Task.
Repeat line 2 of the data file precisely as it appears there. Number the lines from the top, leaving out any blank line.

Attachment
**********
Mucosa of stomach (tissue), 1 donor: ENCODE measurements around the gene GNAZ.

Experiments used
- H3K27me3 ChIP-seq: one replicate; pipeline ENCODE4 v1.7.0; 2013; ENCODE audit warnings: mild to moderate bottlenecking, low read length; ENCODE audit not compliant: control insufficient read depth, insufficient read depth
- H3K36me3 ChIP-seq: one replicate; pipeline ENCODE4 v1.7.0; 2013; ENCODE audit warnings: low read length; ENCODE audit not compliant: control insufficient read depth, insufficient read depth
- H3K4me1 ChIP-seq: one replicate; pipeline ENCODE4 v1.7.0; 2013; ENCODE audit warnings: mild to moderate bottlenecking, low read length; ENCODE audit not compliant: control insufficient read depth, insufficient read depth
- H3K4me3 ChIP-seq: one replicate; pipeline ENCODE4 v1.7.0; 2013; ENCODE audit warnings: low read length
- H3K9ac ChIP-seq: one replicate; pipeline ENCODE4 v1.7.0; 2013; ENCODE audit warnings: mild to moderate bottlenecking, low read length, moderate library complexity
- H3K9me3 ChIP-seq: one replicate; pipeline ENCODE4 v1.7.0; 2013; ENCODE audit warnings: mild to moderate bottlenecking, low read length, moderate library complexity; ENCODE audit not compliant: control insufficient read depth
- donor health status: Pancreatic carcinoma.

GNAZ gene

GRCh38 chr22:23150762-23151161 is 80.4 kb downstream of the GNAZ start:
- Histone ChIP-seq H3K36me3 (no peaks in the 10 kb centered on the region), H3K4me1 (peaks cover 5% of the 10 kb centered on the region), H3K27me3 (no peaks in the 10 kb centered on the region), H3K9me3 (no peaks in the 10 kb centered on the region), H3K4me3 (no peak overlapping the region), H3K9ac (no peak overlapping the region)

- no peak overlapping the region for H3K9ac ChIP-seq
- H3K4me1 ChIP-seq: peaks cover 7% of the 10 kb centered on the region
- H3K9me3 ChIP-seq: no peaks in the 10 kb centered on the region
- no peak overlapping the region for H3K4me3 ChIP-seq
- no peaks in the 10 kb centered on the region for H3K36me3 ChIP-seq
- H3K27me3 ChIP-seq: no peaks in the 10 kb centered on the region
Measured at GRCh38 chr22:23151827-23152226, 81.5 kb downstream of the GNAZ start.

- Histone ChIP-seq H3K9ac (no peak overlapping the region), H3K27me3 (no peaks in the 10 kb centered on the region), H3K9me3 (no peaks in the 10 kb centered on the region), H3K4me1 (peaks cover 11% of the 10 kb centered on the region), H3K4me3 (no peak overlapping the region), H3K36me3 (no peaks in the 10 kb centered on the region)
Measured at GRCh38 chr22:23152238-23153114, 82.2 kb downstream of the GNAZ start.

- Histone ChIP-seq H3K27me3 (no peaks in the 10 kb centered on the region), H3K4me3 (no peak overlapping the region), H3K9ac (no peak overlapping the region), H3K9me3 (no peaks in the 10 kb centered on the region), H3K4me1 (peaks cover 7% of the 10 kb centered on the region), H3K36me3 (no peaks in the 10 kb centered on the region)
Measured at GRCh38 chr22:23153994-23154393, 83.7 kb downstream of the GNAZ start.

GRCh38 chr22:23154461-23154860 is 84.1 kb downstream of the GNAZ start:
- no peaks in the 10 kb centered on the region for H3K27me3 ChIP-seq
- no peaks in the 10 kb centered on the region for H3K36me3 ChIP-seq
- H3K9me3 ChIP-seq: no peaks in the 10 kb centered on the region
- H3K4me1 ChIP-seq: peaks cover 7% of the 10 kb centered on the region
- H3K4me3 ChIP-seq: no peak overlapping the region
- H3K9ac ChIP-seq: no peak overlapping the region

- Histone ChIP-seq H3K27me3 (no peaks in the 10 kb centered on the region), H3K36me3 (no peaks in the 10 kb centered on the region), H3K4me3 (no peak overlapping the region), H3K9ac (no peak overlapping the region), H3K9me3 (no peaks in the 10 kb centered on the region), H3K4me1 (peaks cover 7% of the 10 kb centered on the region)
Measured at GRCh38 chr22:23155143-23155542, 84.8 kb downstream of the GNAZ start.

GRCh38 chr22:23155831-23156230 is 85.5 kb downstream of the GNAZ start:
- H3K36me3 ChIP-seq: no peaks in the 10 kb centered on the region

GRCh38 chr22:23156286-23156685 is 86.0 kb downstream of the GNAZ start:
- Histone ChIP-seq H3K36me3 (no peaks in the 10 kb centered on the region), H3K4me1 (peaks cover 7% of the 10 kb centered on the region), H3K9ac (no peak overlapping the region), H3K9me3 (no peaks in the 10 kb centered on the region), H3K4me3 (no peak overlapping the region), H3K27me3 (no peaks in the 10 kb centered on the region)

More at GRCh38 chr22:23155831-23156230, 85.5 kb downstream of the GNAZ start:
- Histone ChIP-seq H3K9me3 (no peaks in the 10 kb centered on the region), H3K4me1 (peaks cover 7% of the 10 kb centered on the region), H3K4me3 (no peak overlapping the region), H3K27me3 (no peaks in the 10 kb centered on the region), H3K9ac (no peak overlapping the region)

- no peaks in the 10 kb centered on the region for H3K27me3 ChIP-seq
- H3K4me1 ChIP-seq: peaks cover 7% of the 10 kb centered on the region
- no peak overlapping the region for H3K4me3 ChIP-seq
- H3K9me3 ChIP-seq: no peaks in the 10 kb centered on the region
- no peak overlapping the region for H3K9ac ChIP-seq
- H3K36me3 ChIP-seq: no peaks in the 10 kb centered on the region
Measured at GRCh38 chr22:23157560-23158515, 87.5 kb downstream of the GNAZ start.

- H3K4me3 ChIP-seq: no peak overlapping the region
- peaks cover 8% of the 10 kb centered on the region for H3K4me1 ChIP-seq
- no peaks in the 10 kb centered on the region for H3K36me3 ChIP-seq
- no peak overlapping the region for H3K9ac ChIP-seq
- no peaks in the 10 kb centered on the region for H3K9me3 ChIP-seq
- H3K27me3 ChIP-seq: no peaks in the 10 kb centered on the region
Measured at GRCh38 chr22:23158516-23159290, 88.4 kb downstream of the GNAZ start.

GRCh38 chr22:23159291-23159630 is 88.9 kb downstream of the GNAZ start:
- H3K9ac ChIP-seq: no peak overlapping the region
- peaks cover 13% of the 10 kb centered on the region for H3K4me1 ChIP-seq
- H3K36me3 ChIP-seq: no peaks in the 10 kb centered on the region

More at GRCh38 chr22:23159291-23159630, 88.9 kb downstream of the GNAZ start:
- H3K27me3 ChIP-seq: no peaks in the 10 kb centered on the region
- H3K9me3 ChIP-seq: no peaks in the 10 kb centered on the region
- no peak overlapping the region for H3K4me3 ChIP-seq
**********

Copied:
Experiments used